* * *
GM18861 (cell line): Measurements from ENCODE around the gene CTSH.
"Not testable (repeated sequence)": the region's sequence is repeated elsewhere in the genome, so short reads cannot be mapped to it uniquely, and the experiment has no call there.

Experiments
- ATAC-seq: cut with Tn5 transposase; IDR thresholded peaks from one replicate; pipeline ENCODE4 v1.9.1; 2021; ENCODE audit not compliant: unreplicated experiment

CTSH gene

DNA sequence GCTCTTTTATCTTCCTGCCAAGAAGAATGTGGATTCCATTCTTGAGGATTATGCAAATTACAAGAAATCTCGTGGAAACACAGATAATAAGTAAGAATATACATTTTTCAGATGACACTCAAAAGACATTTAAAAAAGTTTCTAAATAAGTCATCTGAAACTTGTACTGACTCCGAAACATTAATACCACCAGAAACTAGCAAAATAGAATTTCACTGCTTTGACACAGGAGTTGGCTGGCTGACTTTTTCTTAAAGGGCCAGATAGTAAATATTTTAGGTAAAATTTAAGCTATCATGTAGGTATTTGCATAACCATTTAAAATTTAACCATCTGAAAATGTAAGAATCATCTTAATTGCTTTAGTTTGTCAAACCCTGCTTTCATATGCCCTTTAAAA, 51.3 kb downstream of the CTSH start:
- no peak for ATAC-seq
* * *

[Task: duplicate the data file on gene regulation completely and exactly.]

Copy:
GM18861 (cell line): Measurements from ENCODE around the gene CTSH.
"Not testable (repeated sequence)": the region's sequence is repeated elsewhere in the genome, so short reads cannot be mapped to it uniquely, and the experiment has no call there.

Experiments
- ATAC-seq: cut with Tn5 transposase; IDR thresholded peaks from one replicate; pipeline ENCODE4 v1.9.1; 2021; ENCODE audit not compliant: unreplicated experiment

CTSH gene

DNA sequence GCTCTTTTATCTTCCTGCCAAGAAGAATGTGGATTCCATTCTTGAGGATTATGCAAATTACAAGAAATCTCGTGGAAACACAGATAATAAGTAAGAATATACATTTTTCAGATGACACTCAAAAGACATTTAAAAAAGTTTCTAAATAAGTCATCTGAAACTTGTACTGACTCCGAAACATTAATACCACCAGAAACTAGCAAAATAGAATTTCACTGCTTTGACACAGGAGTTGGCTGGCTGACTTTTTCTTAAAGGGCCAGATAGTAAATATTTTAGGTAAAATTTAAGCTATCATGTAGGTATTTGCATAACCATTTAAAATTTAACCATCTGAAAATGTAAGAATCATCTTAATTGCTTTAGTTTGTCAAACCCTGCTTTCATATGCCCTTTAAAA, 51.3 kb downstream of the CTSH start:
- no peak for ATAC-seq